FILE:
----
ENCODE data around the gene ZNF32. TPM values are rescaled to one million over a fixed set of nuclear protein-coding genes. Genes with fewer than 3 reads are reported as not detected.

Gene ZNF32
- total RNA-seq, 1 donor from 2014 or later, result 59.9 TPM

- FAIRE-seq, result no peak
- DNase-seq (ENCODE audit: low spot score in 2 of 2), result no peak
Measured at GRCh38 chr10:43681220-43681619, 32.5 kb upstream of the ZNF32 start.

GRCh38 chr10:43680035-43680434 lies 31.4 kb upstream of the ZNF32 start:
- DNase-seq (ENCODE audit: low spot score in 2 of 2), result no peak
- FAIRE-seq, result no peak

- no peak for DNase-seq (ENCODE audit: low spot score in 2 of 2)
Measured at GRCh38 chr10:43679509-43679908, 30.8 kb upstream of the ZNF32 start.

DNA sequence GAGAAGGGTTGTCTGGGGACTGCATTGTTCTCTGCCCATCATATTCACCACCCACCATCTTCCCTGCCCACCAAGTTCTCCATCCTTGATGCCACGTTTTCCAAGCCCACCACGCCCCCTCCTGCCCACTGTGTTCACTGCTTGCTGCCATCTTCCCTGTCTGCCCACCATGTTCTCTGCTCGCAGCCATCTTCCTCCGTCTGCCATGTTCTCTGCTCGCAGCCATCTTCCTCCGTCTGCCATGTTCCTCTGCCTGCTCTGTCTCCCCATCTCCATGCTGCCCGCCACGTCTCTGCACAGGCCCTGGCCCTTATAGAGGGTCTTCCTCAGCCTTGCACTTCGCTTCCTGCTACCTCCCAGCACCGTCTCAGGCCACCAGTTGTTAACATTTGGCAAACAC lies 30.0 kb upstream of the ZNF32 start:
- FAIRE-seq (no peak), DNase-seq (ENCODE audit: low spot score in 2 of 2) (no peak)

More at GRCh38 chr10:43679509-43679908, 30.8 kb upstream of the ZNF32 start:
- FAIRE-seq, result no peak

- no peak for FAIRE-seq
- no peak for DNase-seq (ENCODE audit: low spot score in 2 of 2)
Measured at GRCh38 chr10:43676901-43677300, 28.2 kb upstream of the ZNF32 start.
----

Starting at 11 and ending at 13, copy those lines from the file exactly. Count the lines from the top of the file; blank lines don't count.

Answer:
Measured at GRCh38 chr10:43679509-43679908, 30.8 kb upstream of the ZNF32 start.

DNA sequence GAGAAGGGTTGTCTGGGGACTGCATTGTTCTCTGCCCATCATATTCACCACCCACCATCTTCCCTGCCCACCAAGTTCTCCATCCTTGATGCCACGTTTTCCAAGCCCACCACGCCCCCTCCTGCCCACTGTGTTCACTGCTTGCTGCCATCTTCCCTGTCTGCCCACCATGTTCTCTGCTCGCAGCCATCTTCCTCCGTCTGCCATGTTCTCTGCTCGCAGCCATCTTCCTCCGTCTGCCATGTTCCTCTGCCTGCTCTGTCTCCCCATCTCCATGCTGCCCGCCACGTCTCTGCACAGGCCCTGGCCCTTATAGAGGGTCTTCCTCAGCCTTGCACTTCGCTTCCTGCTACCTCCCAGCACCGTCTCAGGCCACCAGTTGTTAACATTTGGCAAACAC lies 30.0 kb upstream of the ZNF32 start:
- FAIRE-seq (no peak), DNase-seq (ENCODE audit: low spot score in 2 of 2) (no peak)